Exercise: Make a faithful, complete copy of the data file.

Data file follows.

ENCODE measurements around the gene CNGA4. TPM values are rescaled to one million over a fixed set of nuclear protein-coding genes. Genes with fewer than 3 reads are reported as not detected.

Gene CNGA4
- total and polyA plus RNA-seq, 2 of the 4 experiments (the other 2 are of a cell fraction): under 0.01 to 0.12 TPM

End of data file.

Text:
ENCODE measurements around the gene CNGA4. TPM values are rescaled to one million over a fixed set of nuclear protein-coding genes. Genes with fewer than 3 reads are reported as not detected.

Gene CNGA4
- total and polyA plus RNA-seq, 2 of the 4 experiments (the other 2 are of a cell fraction): under 0.01 to 0.12 TPM